The settler attacks came in apparent response to Israel’s announcement that it will begin removing unauthorized outposts established without official Israeli government consent. But Israel has defied US calls to freeze settlement activity and ignored Arab offers of peace in return for ending the occupation of Palestinian land. Although the Obama administration says it opposes the settlements, it hasn’t proposed any suspension of the billions of dollars in US aid to Israel.
The human rights group Amnesty International is accusing Saudi Arabia of using the so-called "war on terror" to stifle domestic dissent. In a new report, Amnesty says it’s documented scores of jailings of teachers, activists and others critical of the ruling Saudi kingdom. Lamri Chirouf of Amnesty International said the jailings are widespread.
Lamri Chirouf: "The government arrests suspects from their homes, from the classroom, from the university compounds, from the streets, and locks them up with no right of access to a lawyer, no right to challenge the decision of being detained. They are often held in solitary confinement for lengthy periods. There are many who have alleged to have been tortured. They are held incommunicado for months, without their families knowing where they are."
Saudi Arabia is one of the leading US allies in the Middle East.
The Obama administration has rejected a request to disclose details of recent meetings with health industry executives. The group Citizens for Responsibility and Ethics in Washington has asked the Secret Service to provide a list of eighteen industry executives who have visited the White House. But in a continuation of Bush administration policy, the Obama administration says those records are private and won’t be revealed. Citizens for Responsibility and Ethics in Washington says it plans to sue the administration for the records’ release.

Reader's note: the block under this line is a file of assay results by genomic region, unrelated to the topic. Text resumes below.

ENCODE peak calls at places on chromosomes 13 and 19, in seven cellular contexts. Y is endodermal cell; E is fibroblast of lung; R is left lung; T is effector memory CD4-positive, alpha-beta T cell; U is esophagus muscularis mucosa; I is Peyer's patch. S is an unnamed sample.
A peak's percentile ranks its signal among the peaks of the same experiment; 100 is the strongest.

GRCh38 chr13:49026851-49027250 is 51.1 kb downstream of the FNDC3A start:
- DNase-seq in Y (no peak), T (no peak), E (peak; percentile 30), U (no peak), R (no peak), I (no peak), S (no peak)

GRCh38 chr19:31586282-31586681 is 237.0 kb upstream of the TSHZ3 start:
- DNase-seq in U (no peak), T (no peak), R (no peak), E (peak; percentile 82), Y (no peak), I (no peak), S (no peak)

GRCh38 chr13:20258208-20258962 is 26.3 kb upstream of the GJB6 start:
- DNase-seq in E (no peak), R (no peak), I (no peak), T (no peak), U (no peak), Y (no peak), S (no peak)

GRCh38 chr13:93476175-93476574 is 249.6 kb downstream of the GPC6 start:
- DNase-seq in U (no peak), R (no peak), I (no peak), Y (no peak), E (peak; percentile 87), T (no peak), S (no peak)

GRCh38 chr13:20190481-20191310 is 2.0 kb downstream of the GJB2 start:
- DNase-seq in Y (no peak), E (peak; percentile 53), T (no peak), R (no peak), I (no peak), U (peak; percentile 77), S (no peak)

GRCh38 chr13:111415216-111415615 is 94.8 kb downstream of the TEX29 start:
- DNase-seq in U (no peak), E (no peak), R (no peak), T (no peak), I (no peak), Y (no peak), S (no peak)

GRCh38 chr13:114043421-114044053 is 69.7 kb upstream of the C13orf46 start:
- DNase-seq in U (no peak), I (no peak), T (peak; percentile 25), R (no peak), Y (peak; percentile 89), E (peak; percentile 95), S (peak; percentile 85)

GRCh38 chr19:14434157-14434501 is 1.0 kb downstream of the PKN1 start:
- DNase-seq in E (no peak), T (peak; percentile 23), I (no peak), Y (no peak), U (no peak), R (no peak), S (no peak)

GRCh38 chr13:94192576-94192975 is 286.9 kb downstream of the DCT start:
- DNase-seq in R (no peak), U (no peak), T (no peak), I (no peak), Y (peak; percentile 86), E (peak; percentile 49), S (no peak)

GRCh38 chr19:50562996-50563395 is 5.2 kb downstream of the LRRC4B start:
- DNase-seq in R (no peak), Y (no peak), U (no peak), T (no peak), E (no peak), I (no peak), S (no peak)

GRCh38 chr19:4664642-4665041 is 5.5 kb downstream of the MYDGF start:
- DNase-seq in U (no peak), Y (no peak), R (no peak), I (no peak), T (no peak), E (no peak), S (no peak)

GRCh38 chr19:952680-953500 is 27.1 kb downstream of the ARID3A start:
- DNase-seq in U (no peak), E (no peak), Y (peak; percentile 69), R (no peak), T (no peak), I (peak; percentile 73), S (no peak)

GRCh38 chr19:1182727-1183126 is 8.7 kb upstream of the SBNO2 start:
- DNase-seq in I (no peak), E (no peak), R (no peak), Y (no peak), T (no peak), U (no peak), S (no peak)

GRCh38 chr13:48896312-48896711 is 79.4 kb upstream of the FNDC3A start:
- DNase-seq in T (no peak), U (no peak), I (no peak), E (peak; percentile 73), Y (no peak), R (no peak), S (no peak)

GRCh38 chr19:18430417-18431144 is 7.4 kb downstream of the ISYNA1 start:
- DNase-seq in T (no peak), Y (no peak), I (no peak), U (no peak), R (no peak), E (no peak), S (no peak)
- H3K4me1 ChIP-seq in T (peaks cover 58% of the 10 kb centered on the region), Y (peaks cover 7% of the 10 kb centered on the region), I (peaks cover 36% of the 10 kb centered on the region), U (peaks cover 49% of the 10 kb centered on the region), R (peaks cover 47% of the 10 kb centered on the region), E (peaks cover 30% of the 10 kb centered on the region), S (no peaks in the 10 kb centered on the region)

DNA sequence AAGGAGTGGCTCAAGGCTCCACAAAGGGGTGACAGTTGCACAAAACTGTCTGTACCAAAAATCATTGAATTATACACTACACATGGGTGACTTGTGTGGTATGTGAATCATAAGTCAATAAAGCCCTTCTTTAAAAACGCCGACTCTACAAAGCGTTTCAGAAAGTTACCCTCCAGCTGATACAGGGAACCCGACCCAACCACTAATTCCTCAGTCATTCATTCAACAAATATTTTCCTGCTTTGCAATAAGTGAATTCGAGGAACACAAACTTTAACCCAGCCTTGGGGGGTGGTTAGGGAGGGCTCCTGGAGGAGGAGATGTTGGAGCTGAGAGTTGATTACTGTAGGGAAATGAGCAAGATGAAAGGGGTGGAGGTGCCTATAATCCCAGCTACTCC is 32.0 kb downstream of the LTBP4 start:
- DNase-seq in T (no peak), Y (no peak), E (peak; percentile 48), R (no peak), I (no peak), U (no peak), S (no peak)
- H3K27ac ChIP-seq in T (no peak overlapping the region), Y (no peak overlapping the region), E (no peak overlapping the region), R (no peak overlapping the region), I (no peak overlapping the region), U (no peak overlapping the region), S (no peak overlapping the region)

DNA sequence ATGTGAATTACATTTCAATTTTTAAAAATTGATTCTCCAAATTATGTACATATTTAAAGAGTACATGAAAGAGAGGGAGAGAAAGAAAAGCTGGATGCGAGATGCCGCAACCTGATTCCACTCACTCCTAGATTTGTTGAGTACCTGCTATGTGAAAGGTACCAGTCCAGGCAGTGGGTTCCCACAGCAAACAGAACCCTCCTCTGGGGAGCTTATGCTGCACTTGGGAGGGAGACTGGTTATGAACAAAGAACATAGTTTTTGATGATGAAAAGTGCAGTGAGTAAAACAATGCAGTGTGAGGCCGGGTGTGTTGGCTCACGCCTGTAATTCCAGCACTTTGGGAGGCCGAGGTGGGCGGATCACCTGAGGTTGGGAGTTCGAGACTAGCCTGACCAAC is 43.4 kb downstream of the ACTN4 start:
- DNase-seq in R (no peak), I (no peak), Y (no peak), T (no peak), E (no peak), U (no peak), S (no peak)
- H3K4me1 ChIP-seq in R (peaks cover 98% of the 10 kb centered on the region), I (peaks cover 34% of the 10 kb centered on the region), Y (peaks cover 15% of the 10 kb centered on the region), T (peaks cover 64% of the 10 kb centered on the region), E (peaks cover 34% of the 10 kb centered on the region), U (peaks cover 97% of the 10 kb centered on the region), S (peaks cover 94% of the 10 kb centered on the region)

The Wall Street Journal is reporting the nation’s corporate executives and other highly compensated employees now account for more than one-third of all salaries earned in the United States. According to Social Security Administration figures, top earners pulled in $2.1 trillion of the total $6.4 trillion paid in 2007. The numbers don’t include several types of stock options and other benefits that would add hundreds of millions to the top bracket’s earnings. From 2002 to 2007, the average worker saw a 24 percent pay increase, half the 48 percent increase for the highly paid. The rising pay for top earners appears to be adversely affecting Social Security. With more wages beyond the maximum that can be taxed to contribute to the Social Security trust, less money is available to fund retirement benefits for American workers.